Located in the Agua Tibia Wilderness in Southern California, Agua Tibia Mountain is a peak located in the northwest part of the Palomar Mountain Range. East of Temecula and south of SR 79, most of it lies within the Cleveland National Forest, though the southernmost lower elevation part is contained in the Pauma Indian Reservation. The "peak" of Agua Tibia (Spanish for warm water) is a nearly-level ridge over 3 miles long that varies from 4400' at its northwest end to 5077' Eagle Crag at its southeast end. The peak itself sits at 4779 ft above sea level and the low point along the ridge is Crosley Saddle at 3931'.
With over 25 miles of hiking trails, the Agua Tibia was established as a wilderness on January 3, 1975. This 15,933-acre area is mountainous and cut by many deep canyons containing only intermittent streams. Vegetation is mostly chaparral with oak woodlands and some coniferous forests at the higher elevations. Small pools of water in the canyon bottoms become warm in summer months and thus the name Agua Tibia. Summer temperatures may exceed 100 degrees in the canyons and on the slopes, but are a moderate 80-90 degrees at upper elevations. Rain averages 25 inches annually and falls usually from January through April. Snow falls on upper slopes occasionally.
The main and easiest access to Aqua Tibia is through the Dripping Spring Trailhead. It is located 10 miles east of I-15 on SR79, clearly marked with a "campground 1/4 mile" sign from both directions. Trailhead parking is provided just after you turn right off Highway 79 before entering the Dripping Springs Campground. After parking one can choose between two trails leaving the trailhead. The Dripping Springs trail is more direct.
Dripping Springs Trail
General location: Northern portion of the Agua Tibia Wilderness.
Length: 7.2 miles.
The trail immediately begins to climb out of the campground on a well-graded incline. The next mile contains some climbing leading to a set of switchbacks. A long strenuous climb ensues until the 3200' elevation is reached. The trail then makes an easy southward traverse of a basin before resuming a climb to the southwest. A ridge ascent leads to another traverse and the crossing of the only potential water along the trail (seasonal). After crossing the drainage, a short set of stacked switchbacks is climbed leading to a climbing traverse to the trail terminus on the northwest ridge of Agua Tibia Mountain. This is the junction with the Palomar-Magee Trail and occurs in a nice oak grove - suitable for camping.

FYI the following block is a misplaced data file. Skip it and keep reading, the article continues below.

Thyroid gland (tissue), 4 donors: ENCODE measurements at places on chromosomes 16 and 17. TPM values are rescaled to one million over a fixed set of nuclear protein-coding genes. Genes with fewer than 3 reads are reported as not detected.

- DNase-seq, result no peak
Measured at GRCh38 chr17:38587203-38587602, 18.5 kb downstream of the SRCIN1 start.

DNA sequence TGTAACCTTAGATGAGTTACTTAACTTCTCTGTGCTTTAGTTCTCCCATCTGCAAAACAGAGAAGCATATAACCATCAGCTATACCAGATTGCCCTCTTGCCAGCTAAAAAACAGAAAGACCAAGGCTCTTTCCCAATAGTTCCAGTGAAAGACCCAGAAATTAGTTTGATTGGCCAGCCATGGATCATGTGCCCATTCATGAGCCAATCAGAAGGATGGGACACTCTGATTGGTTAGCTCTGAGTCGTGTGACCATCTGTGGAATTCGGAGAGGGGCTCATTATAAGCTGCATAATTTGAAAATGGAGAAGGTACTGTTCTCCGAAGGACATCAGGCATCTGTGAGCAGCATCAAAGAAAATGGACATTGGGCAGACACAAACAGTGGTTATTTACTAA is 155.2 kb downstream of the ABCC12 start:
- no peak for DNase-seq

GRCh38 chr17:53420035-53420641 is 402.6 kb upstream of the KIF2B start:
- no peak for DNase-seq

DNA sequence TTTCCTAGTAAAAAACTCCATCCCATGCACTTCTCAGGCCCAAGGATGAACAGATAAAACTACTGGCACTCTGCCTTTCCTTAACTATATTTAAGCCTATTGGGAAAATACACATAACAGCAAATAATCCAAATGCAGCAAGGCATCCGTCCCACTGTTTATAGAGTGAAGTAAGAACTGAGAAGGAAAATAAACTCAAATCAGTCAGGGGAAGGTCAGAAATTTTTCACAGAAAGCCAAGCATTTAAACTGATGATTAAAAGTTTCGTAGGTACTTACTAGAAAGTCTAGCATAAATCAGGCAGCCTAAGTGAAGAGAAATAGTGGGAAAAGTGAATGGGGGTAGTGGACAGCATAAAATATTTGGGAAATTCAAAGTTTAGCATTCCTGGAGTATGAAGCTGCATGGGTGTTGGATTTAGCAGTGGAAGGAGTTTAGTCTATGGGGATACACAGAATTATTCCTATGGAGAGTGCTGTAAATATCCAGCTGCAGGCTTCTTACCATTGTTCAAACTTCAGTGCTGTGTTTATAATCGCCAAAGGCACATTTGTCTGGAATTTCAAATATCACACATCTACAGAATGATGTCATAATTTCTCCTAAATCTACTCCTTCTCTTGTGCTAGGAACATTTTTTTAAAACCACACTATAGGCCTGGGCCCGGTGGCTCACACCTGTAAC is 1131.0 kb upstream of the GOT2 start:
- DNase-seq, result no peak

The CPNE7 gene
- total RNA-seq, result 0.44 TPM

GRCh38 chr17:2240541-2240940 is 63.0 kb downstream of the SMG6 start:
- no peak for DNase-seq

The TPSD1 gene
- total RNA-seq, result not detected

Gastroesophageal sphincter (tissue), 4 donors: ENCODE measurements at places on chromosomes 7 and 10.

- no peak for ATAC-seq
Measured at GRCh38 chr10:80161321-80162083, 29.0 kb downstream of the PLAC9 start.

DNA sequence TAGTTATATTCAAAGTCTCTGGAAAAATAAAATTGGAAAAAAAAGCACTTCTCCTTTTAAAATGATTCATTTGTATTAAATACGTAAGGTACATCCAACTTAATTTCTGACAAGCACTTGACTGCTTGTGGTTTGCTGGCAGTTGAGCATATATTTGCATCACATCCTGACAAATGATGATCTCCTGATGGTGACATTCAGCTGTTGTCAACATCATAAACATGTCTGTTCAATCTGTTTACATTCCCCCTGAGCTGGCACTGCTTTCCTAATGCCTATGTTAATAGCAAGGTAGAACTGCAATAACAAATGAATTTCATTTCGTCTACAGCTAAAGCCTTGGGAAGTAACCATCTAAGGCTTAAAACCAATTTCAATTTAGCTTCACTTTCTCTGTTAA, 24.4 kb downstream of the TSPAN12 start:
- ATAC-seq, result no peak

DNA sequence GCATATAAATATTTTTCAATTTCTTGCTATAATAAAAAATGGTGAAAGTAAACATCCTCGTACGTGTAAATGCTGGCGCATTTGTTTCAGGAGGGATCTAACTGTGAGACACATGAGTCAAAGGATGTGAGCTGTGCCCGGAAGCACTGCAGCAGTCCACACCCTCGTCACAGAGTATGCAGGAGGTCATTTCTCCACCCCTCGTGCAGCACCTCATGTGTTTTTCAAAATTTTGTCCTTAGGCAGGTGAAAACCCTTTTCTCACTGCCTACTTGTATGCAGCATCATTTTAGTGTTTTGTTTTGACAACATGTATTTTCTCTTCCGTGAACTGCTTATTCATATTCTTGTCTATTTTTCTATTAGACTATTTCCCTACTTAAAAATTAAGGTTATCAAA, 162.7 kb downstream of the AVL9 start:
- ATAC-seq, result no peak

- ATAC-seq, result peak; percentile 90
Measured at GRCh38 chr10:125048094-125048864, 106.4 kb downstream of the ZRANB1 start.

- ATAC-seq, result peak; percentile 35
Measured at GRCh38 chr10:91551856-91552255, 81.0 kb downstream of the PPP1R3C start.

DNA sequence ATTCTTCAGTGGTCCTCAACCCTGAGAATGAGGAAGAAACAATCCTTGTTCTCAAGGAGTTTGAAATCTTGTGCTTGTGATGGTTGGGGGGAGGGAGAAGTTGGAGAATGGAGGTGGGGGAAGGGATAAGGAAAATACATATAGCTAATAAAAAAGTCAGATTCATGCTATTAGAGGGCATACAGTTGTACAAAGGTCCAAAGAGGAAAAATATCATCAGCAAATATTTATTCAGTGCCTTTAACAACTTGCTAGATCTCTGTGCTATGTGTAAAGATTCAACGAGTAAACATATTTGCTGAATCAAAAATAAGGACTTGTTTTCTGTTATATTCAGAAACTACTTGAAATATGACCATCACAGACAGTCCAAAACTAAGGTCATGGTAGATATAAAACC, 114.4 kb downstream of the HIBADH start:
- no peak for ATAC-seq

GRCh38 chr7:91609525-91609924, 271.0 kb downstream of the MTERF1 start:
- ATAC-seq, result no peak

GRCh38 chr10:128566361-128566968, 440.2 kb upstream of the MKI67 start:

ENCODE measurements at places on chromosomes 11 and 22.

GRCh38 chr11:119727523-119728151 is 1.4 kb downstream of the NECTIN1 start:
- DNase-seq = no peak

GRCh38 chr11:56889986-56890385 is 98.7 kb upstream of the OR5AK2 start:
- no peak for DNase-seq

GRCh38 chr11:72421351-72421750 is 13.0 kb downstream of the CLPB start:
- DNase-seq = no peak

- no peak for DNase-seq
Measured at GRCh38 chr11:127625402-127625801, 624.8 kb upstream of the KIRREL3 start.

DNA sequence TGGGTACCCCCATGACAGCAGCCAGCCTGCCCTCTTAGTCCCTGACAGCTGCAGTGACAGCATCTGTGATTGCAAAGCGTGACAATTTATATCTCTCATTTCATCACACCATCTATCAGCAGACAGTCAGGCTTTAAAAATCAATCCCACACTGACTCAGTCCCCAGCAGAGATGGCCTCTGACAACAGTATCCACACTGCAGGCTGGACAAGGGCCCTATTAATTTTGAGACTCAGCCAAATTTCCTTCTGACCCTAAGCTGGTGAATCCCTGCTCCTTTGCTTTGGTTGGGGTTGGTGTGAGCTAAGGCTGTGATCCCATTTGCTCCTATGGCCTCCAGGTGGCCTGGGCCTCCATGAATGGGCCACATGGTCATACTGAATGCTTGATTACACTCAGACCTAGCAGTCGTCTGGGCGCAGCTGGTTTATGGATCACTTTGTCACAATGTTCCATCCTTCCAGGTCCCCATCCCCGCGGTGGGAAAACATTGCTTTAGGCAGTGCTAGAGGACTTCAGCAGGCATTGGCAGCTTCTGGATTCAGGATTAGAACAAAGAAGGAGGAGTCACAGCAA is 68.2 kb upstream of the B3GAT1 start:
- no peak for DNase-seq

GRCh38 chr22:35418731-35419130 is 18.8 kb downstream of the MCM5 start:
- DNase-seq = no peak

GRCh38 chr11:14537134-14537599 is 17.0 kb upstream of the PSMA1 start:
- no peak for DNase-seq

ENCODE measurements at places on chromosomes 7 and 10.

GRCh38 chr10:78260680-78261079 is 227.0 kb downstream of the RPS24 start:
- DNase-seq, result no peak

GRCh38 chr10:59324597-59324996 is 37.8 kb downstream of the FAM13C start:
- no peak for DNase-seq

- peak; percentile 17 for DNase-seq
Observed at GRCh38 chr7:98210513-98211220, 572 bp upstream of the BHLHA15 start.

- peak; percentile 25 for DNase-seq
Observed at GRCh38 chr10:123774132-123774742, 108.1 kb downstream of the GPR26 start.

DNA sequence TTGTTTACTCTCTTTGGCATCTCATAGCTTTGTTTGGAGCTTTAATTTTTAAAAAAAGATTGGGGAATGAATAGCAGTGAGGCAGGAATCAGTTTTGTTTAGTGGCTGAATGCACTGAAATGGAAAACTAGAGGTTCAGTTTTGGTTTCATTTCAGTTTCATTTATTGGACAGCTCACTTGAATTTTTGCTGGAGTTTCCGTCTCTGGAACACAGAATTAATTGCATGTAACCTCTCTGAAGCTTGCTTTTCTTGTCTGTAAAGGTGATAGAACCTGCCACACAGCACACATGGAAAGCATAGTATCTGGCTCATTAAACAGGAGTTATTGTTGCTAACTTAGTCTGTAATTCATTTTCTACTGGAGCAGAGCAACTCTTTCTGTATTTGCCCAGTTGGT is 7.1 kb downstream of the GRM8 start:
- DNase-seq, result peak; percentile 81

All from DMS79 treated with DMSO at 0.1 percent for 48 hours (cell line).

Wild Horse/Crosley Trail
General location: Eastern Portion of the Agua Tibia Wilderness.
Length: 10.1 miles.
The trail begins near the bottom of the Dripping Springs Trail, parallels the Arroyo Seco Creek for about two miles, and gains elevation as it proceed south. After passing Wild Horse Peak the trail continues on via the Crosley trail to the Crosley Saddle. From here, one must turn right (NW) to reach Agua Tibia or left (SE) to reach Eagle Crag.
The best time to hike is late autumn through mid-spring.
Drink and bring plenty of water
A Wilderness permit is needed for overnight use and the Adventure Pass is needed when parking at the TH located in the Cleveland NF.
For more info on Cleveland National Forest Passes and Permits click Here
Camping is permitted at both the campgrounds(tempororarily unavailable) and in the Cleveland National Forest. Permits and fees are required. For more information on the Dripping Springs Campground click
External Links and Topo Map
Much of the info found above and much more can be found at the following sites:
TCHESTER'S AGUA TIBIA PAGE
Bob Burd's Trip Report
CNF's Dripping Springs Trail Page
Peak Bagger's Agua Tibia Page
Topo of Agua Tibia